A boy will pace among the passionflowers,
His eyes no longer two bruised surfaces.
I’ll know the mouth of my young groom, I’ll touch
His hands. Why do people lie to one another?

Then, read the featured entries in Voltage Poetry to see how brilliantly poets create turns in their poems.  Read Arielle Greenberg’s take on Shane McRae’s “We married in a taxi.” Read Craig Santos Perez’s essay on Anne Perez Hattori’s “Thieves.” Read David Wright’s critique of “When the Neighbors Fight” by Terrance Hayes. Identify the ghost turn. Consider how the poet resisted the easy ending.

Finally, with an open mind, look at your own poems. Do they end with a ghost turn? Have you mistaken an ending for the ending, for closure, when what the poem is really asking for is another beginning, another turn? Test your poems. Push yourself. Turn from description to reflection or from question to answer. Turn with a rhetorical shift. Turn from one story or image or idea to another, from statement to contradiction. Offer your reader a new voice. Push your poems past your comfort and what you already know. To write the great poem, I have come to believe, that’s what it takes. 





Mission: Stunning Poetic Turns

24 06 2019

Well, this is kind of awesome: in the description of the creative writing minor at NYU-Shanghai, the creation of “a stunning poetic turn”–along with “a perfect metaphor…an apt description, or a living character”–is listed among the components that constitute “great writing.” Check it out here!





Middle Management: “Take Me to the Bridge!”

16 09 2018

If you’ve had an inkling that the turn plays an important role in contemporary music, check out Scott Timberg’s “Middle management” (LA Times, 9/12/2004), and you’ll be convinced. “Middle management” is a succinct exploration of the bridge (sometimes called the “middle-eight) as “a key songwriting structure,” and Timberg goes so far as to note the relation between the bridge and the sonnet’s “volta, or ‘turn.'” Bridges do much of the same kind of work as the turn; they:

  • often create tonal shifts (including more “rueful” and more “assertive,” or “harrowing” or “nostalgic”);
  • create “counterpoint”–including even, in the words of music critic Ira Robbins, “a 90-degree turn in the middle of the song”;
  • play “devil’s advocate”; and
  • allow the song “to go somewhere else.”

While just as every poem does not have or need a turn, not every song has or needs a bridge. But many do make use of the bridge, and for many singer-songwriters and music critics the bridge is a key part of a song:

  • “I sort of regard the bridge in a magical way. It separates the men from the boys. It’s a mark of hanging in there, finishing the job, making sure it’s a real song.” —Aimee Mann
  • “The art of the bridge is that it’s an exciting place to go, and the unexpected can result.” —Richard Thompson
  • “It’s the hardest part of the song to write…and a place for really good songwriters to show off.” –Benjamin Nugent, author of Elliot Smith and the Big Nothing

At the end of “Middle management,” Timberg offers ten examples of songs with great bridges. Check them out! Then be sure to check out some poems with great turns here and here. Happy reading! Happy listening!





Air Traffic’s Turns

17 07 2018

air-traffic-smaller

I am a poet. Poetry and civic duty share a porous border in my mind….Poetry is useless to me in all but one way. Reading it makes me a nicer person.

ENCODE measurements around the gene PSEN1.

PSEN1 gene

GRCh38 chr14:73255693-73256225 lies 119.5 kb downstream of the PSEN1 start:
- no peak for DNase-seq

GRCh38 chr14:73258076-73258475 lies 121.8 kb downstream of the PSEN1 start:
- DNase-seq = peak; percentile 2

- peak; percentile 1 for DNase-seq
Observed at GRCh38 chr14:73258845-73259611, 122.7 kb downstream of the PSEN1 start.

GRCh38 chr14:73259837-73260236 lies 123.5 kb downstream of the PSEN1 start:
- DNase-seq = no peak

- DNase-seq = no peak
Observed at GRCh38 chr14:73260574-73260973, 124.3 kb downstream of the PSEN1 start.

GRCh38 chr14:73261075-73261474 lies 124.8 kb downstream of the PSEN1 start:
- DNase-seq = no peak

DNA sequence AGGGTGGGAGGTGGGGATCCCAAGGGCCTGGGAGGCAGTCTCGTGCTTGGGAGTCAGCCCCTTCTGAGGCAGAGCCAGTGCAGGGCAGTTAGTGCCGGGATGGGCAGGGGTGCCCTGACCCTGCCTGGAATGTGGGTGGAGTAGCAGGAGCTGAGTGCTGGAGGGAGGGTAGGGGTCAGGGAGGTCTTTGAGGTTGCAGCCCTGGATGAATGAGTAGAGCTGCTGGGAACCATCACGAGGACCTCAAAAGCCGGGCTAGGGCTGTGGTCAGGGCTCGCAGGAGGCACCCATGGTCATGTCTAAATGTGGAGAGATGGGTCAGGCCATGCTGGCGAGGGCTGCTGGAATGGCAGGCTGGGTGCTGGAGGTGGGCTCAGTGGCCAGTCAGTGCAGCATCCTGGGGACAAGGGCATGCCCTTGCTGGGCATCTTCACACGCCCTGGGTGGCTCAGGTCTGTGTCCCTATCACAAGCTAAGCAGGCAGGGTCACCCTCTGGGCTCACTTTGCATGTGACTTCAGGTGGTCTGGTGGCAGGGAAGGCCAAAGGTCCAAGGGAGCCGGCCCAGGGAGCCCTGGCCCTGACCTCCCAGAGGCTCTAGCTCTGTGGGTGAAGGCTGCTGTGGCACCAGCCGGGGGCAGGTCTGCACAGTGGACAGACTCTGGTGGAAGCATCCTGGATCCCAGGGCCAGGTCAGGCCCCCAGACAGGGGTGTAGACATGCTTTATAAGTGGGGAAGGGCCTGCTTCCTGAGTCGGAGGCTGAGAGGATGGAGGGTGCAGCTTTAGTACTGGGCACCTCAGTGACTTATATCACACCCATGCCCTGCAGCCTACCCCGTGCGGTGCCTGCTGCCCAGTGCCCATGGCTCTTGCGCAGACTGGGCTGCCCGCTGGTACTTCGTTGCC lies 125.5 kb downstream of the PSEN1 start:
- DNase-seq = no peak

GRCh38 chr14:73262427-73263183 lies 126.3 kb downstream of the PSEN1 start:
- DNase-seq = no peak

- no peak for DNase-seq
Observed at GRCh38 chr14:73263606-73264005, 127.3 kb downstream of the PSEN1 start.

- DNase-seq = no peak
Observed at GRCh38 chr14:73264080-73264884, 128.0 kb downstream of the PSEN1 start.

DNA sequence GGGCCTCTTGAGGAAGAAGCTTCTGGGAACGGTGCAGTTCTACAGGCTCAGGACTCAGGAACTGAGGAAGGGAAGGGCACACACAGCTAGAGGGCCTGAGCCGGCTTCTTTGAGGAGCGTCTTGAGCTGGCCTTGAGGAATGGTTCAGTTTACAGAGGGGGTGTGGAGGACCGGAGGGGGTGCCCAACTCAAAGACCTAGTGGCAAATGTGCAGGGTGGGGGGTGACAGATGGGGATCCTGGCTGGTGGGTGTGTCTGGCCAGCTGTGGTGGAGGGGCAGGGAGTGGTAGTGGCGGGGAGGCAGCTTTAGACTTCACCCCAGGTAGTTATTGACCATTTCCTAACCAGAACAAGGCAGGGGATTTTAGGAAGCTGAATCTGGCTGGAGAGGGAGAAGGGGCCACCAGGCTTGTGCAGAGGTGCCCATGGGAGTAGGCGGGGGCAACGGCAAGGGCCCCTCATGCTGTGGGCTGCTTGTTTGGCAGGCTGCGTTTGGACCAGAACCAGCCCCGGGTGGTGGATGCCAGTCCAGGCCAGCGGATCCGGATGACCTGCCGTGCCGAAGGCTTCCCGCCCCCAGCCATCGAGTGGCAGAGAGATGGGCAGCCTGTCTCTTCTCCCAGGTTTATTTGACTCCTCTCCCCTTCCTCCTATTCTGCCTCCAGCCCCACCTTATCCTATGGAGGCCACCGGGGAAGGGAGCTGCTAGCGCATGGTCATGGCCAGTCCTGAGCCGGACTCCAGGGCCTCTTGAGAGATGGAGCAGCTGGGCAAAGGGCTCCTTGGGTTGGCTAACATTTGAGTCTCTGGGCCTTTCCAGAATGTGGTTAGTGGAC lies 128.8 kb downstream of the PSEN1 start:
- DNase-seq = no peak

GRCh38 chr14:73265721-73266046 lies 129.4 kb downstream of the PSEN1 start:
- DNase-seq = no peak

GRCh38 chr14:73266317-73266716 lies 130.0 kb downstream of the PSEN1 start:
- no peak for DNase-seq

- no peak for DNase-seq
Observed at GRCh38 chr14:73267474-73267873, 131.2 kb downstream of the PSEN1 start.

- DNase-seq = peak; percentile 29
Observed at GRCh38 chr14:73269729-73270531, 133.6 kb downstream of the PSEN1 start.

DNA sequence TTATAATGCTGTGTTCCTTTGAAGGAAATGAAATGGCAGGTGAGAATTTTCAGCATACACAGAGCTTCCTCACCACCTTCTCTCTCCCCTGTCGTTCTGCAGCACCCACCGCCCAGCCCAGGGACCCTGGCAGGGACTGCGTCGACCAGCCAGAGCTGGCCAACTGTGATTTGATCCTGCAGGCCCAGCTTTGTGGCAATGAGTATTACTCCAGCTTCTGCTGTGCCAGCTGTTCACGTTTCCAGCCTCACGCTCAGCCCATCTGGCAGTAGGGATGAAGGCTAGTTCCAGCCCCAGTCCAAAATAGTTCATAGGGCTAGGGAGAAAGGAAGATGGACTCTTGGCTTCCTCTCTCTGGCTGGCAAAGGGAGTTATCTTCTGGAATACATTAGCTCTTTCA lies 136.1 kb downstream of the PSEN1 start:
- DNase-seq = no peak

Reading poetry has improved my ability to intuit, and thereby negotiate more effectively, the needs and desires of others. I’m no mind reader, but poetry puts me in tune with the unarticulated registers of language… Especially in diversity-poor environments, poetry is the best supplement to help getting out of one’s own head.

Poetry teaches me this because in order to “get” a poem, you need to find its fulcrum, a tipping point that is rarely obvious. Most poems have a moment when something shifts. It may be midway through or at the end. This is the moment of transformation–we call it a volta, or “turn.” The turn could be a plot twist or a change in tone. You can identify the turn by comprehending first the poem’s overall patterns and prevailing logic. There might be many patterns in a single poem, and some or all of them might get broken or disrupted over its course, but the volta is special in that it marks the moment when the poem breaks its deepest and most characteristic habit. There is rarely a single turn that everyone can agree on, and who cares if everyone agrees. Reading is a solitary exercise, a union of one. The detective work of looking for the volta is what gets us into the poem, makes us rewrite the poem in our own voice and consciousness.

Some poetry lovers claim that poems don’t have to have a turn. This is usually what people say in defense of shitty poems. Of course there has to be a transformative moment, a moment in which we experience not just the characters or speaker in the poem, but the poet herself in crisis. The turn doesn’t have to bring the reader to any grand epiphany or catharsis, but if–whether I’m writing the poem or reading it–I walk away from the poem without feeling like I’ve just survived a vicarious encounter with some unqualified measure of intensity that I could not have created on my own, if I feel like the placid surface of my consciousness has suffered not so much as a ripple, then I’d say that poem owed me an apology for having wasted my time. If there is not turn, no transformative moment, then the poem is a journal entry, at best a laundry list of reflections and anecdotes, or what I think of as a “litany of relapses”–the barren passage of time unthwarted, moving predictably toward a predictable end. “The moment of change is the only poem,” says Adrienne Rich.

There is no feeling in monotony. We have to establish something before and something after.

–Gregory Pardlo, Air Traffic: A Memoir of Ambition and Manhood in America





The Political Turn

26 06 2018

Jessica_Morey-Collins

“[P]oems that function on a turn require a kind of internal pluralism…”

Jessica Morey-Collins’s “(Don’t) Stop Hitting Yourself: Poetic Turns and Perspective-Taking” is a brief but bright (and, today, necessary) reflection on the political possibilities of the poetic turn. Check it out!

And then check out some of Morey-Collins’s own poetry, with their openness and challenge–